Samuel defends dissertation

Doctoral candidate Noah Samuel successfully defended his dissertation, "Socio-Physical Characteristics Influencing Collaboration Among Startup Firms in Four Business Incubators," on March 16. His committee included Associate Professor Kate Williams (chair); Professor Michael Twidale; Sonali Shah, associate professor of business administration in the Gies College of Business; and Clara Chu, director of the Mortenson Center for International Library Programs and Mortenson Distinguished Professor.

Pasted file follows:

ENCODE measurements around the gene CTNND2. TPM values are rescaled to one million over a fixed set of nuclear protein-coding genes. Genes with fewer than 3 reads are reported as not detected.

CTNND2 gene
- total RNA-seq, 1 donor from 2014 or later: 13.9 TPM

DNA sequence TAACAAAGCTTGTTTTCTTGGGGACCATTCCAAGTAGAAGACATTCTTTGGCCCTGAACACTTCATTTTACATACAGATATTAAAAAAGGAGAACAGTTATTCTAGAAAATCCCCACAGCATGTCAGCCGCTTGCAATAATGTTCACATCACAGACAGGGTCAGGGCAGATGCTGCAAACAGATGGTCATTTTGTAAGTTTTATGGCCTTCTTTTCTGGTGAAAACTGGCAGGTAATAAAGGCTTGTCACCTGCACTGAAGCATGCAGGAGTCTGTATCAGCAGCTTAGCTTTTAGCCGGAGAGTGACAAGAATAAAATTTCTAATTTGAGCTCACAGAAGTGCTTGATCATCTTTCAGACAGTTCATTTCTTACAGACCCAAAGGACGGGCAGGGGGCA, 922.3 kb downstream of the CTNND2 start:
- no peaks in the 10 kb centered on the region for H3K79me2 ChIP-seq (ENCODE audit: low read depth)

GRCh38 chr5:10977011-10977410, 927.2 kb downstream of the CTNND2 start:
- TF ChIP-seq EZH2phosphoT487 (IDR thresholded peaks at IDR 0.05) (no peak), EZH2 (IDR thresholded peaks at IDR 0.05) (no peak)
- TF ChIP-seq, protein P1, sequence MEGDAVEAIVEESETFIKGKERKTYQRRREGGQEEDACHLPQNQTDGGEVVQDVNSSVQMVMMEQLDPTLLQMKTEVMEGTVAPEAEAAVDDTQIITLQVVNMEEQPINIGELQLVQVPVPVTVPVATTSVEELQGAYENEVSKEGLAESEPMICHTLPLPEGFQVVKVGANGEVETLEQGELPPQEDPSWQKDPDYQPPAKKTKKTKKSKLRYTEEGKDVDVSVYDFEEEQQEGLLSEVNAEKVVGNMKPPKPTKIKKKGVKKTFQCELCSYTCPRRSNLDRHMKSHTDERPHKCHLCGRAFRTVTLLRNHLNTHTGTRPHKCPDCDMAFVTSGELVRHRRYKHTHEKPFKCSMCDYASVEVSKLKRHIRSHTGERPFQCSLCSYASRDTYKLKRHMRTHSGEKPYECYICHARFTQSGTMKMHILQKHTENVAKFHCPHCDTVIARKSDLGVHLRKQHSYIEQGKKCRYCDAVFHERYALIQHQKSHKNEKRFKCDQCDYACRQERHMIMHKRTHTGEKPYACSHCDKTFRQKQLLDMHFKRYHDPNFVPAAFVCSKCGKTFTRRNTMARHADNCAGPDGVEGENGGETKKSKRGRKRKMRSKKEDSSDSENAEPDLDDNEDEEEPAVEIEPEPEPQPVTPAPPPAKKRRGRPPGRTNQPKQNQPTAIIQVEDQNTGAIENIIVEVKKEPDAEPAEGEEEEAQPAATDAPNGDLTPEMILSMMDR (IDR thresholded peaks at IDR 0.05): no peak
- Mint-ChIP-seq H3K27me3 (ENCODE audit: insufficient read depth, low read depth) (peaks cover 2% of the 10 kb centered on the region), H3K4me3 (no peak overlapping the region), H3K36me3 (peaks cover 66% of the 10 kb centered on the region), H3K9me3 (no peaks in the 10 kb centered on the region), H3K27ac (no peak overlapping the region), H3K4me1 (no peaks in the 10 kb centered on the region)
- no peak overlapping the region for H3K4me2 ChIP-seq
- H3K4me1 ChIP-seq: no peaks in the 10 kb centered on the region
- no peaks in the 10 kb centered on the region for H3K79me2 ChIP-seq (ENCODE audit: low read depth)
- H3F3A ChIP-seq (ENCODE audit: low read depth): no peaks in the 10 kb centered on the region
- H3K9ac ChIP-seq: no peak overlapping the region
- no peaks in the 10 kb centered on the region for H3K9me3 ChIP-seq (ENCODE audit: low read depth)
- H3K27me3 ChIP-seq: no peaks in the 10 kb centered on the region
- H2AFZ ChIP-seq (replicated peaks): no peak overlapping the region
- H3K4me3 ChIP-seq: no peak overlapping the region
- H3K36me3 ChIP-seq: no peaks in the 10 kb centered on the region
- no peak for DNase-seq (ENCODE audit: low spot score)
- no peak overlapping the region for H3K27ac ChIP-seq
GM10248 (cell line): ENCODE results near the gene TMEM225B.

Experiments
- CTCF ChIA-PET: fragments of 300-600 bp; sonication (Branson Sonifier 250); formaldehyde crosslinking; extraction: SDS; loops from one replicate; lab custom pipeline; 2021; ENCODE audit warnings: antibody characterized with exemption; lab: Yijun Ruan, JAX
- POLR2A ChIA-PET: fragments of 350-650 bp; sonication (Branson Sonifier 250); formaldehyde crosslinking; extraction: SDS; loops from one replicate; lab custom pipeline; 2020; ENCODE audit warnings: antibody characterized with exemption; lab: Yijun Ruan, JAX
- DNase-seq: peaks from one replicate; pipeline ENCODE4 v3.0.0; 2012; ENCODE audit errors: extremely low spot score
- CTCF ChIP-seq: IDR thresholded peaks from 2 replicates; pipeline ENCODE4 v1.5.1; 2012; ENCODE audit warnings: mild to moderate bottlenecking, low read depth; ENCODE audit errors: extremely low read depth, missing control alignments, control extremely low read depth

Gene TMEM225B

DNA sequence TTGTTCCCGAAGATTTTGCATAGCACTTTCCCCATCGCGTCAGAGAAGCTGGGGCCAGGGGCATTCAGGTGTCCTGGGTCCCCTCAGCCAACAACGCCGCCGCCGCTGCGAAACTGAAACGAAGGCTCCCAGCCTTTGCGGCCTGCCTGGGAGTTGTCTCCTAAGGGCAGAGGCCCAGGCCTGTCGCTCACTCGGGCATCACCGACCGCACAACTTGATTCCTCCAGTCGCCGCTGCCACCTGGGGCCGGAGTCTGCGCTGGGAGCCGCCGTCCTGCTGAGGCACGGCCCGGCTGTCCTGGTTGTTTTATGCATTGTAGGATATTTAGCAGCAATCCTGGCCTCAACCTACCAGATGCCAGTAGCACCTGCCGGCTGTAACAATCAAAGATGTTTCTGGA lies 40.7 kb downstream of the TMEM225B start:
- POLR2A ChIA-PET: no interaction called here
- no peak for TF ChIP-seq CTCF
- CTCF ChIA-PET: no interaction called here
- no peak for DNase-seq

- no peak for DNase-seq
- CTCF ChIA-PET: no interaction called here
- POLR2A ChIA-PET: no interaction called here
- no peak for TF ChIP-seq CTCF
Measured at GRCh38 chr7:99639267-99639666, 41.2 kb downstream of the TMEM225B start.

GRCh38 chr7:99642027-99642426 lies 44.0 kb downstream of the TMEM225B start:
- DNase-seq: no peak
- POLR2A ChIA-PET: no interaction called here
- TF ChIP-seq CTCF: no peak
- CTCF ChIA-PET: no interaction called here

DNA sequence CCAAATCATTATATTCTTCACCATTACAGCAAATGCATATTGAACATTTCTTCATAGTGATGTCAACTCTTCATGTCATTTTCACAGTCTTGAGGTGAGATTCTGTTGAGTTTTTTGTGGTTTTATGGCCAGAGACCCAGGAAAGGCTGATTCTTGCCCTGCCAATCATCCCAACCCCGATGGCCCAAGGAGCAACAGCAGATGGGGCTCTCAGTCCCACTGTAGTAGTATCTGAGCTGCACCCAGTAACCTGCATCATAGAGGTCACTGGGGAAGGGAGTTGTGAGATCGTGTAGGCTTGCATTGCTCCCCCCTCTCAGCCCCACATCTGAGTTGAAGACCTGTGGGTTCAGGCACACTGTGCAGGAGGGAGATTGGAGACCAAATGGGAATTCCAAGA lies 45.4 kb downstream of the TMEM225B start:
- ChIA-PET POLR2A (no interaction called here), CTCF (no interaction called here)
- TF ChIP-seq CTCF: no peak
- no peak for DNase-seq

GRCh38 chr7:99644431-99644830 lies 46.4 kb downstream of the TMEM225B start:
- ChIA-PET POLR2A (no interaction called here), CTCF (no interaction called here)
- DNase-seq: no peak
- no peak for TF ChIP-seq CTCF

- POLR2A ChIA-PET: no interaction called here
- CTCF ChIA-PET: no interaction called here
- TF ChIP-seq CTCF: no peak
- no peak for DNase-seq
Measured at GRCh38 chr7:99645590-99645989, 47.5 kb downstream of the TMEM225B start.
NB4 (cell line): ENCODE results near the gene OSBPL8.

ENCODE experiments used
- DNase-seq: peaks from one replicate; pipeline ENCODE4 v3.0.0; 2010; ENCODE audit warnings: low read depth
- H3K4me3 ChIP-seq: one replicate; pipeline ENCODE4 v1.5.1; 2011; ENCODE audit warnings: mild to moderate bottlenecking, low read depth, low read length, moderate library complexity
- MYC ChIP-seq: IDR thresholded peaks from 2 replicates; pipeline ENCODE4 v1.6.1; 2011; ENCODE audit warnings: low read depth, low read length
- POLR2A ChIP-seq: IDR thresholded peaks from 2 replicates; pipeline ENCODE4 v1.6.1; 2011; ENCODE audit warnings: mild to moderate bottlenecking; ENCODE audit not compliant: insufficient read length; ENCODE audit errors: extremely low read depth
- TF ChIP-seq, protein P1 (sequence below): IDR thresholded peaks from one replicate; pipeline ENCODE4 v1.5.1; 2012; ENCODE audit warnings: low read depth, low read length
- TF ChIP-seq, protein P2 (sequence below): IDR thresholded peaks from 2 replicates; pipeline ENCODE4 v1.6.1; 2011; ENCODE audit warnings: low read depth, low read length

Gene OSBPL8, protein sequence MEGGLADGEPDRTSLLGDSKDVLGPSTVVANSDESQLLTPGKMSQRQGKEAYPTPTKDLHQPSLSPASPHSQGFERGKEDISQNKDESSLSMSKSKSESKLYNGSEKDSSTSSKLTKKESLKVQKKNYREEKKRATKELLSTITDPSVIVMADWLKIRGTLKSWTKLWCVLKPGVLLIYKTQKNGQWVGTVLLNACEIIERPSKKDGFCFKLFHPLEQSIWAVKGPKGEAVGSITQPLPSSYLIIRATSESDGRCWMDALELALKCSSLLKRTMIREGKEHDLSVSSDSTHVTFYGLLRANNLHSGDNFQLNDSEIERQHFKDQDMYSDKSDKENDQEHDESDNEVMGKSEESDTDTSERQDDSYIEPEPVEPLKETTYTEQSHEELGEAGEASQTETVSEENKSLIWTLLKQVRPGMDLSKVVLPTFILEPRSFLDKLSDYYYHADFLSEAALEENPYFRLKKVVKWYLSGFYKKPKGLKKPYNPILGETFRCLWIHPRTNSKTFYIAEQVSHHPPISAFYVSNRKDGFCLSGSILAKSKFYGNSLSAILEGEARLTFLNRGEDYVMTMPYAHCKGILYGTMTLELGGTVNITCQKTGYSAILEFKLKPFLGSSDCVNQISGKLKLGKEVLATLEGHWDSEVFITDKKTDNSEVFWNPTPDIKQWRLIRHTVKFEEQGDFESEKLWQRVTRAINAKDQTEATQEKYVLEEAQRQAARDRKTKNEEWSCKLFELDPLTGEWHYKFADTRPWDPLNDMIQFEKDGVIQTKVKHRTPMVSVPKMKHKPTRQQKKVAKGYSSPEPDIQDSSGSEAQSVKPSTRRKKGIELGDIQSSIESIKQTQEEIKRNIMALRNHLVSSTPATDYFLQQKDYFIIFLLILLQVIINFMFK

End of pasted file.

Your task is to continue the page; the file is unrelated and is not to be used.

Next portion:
Abstract: This study considered the socio-physical characteristics influencing collaboration among startup firms in four business incubators. Previous studies have elaborated on how collaboration fosters innovation. However, how business incubators promote collaboration among startup firms remains a subject for exploration. I situated the incubator communities as social systems following Roger's (2003) conception of a social system and its impact on innovation. By interviewing 44 founders or co-founders and observing interactions within the four incubators, the study shows that business incubators' social and physical characteristics, namely corporate membership, space configuration, informal and formal networking, industry focus, and support structure, significantly influence collaboration. I observed nine typologies of collaboration. They include actual collaboration, division of labor, expanded insights, advising, information seeking, mutual optimism, mutual telling, one-way information transfer, and strategic partnership. I introduced intentional sociality as an explanatory model for how business incubators can promote collaboration among startup firms. Intentional sociality seeks purposeful or deliberate social relations. It emphasizes breadth and depth, but with more emphasis on the depth of relationships.  

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